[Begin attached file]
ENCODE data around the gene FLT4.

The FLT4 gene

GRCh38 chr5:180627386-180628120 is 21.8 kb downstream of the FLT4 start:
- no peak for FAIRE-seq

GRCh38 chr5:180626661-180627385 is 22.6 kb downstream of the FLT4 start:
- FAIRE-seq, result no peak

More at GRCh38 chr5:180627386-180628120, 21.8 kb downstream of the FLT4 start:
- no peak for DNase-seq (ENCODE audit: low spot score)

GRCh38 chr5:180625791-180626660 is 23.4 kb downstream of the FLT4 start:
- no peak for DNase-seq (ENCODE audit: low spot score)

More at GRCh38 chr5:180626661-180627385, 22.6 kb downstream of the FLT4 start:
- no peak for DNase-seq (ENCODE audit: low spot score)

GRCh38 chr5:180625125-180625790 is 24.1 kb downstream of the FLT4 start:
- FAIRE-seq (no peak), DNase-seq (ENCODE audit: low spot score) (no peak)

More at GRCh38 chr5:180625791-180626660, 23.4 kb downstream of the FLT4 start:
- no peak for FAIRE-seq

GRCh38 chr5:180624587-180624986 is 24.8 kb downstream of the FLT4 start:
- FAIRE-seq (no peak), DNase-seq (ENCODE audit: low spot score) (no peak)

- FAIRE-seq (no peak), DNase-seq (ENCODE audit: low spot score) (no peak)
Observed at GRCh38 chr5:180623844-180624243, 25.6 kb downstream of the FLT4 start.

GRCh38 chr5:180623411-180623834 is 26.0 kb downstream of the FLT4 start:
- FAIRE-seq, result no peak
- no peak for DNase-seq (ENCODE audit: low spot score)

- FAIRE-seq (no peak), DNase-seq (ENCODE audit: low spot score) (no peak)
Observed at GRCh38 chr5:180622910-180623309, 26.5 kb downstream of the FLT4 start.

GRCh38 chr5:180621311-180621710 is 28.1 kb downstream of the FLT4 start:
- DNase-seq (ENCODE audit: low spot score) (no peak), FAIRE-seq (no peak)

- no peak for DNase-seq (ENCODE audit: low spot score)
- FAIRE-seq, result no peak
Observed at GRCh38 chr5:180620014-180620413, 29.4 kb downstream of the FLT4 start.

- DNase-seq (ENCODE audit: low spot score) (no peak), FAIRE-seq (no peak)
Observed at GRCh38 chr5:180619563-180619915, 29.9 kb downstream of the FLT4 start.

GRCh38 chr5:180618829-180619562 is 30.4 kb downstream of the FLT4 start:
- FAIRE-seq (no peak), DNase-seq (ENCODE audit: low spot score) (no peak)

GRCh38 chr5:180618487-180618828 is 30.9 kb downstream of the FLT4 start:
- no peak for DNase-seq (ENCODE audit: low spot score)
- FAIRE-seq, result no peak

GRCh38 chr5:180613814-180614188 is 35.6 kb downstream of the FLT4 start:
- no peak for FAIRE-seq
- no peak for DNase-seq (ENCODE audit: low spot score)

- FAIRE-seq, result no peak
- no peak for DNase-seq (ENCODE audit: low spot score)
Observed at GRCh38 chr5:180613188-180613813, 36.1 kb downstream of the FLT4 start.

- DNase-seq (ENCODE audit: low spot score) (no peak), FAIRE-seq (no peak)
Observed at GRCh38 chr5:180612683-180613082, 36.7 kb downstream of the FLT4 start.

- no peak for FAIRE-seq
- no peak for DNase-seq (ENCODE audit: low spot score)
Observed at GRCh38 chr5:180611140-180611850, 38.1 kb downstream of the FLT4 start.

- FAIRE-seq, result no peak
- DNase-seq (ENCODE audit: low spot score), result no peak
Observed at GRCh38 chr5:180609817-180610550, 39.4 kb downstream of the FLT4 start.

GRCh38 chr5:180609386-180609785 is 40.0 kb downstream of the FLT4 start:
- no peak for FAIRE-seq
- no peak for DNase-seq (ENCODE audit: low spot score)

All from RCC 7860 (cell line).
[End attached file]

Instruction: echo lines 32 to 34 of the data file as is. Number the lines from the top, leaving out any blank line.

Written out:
Observed at GRCh38 chr5:180619563-180619915, 29.9 kb downstream of the FLT4 start.

GRCh38 chr5:180618829-180619562 is 30.4 kb downstream of the FLT4 start:
- FAIRE-seq (no peak), DNase-seq (ENCODE audit: low spot score) (no peak)